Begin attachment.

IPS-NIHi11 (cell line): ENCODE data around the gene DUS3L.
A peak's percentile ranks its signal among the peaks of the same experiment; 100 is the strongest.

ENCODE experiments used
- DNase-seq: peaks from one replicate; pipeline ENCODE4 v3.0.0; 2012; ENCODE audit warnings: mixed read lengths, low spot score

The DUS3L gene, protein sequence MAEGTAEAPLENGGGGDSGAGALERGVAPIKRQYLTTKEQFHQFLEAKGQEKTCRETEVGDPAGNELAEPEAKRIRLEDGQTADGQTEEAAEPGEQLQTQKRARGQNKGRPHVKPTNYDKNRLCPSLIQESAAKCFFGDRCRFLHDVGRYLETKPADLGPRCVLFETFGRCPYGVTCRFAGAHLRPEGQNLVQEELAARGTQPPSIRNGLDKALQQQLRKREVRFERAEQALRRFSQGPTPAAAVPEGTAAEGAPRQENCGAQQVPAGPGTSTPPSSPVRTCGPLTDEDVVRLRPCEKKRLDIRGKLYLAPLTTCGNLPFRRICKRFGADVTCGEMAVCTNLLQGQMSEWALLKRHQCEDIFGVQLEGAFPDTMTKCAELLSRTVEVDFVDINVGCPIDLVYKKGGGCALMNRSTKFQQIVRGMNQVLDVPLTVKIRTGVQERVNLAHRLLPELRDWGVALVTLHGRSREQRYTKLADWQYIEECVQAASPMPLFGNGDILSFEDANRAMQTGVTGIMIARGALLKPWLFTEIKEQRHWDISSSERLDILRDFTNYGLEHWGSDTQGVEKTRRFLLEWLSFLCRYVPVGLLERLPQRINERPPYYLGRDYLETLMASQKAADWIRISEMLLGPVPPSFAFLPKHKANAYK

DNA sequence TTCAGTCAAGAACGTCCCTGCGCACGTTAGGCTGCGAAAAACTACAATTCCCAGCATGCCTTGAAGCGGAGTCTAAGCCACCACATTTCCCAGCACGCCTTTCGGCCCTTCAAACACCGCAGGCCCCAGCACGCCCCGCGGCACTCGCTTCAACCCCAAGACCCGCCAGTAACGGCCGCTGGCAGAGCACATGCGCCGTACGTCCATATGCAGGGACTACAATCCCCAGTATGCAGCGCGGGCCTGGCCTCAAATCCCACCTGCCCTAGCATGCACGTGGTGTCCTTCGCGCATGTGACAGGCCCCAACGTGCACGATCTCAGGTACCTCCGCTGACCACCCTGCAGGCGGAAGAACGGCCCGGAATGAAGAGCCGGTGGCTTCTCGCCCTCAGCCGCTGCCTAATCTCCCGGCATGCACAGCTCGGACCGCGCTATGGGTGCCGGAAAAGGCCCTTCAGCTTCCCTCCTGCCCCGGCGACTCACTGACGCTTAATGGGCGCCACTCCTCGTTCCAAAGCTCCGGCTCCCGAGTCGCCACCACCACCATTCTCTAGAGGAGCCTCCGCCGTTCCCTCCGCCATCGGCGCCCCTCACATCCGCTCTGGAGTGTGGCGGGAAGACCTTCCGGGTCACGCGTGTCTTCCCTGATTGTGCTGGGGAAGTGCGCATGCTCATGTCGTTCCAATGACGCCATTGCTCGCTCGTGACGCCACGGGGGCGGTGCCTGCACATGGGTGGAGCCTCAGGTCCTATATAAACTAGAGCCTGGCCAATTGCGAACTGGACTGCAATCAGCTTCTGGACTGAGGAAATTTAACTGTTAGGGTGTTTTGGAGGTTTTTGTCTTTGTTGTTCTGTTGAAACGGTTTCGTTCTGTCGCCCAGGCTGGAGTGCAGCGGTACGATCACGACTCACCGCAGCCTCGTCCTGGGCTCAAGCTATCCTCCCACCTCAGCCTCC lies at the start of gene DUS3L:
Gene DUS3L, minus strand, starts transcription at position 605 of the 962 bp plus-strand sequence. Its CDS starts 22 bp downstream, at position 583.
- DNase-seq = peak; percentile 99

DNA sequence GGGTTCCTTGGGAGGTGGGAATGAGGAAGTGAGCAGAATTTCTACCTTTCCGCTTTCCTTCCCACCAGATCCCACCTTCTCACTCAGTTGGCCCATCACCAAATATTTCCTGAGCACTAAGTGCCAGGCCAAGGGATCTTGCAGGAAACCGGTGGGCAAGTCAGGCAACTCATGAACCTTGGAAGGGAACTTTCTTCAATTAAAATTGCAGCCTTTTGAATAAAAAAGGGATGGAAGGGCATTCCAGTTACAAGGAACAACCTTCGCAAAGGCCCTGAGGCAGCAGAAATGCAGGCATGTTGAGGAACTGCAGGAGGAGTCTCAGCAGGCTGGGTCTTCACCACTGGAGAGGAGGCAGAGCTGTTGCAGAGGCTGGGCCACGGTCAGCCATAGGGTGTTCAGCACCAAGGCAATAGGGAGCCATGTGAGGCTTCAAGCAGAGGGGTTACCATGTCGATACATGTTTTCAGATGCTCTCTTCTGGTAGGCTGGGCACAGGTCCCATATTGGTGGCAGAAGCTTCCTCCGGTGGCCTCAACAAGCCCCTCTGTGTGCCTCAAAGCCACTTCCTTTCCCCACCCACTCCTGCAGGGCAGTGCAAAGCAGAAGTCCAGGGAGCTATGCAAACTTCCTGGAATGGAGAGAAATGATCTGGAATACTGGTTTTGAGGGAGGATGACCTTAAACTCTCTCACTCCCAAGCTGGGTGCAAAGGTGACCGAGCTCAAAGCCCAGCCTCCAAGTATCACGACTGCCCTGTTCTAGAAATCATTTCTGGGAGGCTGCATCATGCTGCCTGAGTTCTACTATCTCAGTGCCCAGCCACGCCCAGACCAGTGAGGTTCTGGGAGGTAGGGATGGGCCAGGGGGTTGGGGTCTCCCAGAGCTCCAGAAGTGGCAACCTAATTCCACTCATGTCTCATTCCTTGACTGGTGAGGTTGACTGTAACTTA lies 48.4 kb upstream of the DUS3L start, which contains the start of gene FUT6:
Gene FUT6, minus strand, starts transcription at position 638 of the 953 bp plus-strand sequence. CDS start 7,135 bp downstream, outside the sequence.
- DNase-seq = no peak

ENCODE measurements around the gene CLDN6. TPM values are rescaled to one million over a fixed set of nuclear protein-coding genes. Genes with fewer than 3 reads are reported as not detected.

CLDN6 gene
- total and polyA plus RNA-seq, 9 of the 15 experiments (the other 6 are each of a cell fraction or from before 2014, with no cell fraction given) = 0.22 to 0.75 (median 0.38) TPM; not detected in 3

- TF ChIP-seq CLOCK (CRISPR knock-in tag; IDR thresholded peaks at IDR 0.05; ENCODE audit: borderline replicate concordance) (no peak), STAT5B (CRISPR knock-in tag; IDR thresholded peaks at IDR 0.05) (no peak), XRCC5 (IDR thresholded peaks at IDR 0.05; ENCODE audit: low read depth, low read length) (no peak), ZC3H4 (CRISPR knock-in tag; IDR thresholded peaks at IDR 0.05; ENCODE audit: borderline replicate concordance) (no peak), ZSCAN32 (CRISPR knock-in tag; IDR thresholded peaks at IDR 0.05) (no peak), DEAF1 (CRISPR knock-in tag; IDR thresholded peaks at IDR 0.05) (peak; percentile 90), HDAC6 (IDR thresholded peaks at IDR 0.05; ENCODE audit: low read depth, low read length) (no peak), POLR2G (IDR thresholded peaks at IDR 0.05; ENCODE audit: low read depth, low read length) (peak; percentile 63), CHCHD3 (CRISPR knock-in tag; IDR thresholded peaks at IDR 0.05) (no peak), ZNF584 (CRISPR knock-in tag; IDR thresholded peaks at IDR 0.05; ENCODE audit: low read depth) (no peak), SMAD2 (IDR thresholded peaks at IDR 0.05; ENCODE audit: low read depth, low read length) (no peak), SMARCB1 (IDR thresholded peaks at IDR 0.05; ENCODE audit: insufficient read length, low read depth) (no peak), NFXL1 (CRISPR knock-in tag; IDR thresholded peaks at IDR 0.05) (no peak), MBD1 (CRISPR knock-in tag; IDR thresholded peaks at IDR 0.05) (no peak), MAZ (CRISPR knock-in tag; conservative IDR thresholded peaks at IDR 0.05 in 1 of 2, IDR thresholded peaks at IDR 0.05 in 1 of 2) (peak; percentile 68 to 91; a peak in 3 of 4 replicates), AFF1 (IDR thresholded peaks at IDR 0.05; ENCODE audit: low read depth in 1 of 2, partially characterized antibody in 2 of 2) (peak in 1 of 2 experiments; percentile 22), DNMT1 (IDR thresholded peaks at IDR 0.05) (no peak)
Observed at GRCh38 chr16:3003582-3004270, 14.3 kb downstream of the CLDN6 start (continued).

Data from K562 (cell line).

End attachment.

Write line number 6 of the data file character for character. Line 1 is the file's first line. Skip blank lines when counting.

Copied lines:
DNA sequence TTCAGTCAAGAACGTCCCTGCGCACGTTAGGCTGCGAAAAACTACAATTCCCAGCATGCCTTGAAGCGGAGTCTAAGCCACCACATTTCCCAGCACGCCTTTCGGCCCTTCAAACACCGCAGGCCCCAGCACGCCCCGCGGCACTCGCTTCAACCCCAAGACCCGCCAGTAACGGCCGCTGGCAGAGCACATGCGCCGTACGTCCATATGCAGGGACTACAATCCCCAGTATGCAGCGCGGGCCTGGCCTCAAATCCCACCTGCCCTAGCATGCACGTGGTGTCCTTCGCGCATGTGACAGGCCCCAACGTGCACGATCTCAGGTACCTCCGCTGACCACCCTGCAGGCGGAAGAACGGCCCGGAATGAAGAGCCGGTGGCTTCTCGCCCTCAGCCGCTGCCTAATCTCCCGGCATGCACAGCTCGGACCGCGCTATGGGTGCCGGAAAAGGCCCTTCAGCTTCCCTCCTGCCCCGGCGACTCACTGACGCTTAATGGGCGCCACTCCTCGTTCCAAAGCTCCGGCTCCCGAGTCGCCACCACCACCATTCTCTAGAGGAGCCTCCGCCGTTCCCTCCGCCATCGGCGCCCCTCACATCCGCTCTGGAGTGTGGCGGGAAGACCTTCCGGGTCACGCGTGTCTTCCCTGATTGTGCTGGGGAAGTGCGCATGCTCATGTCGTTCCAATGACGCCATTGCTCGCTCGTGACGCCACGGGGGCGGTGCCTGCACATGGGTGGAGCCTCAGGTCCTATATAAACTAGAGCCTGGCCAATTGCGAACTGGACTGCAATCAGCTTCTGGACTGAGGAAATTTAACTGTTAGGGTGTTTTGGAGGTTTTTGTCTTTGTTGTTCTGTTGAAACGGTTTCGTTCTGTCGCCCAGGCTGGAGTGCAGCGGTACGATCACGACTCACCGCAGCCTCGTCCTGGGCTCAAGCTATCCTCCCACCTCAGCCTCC lies at the start of gene DUS3L: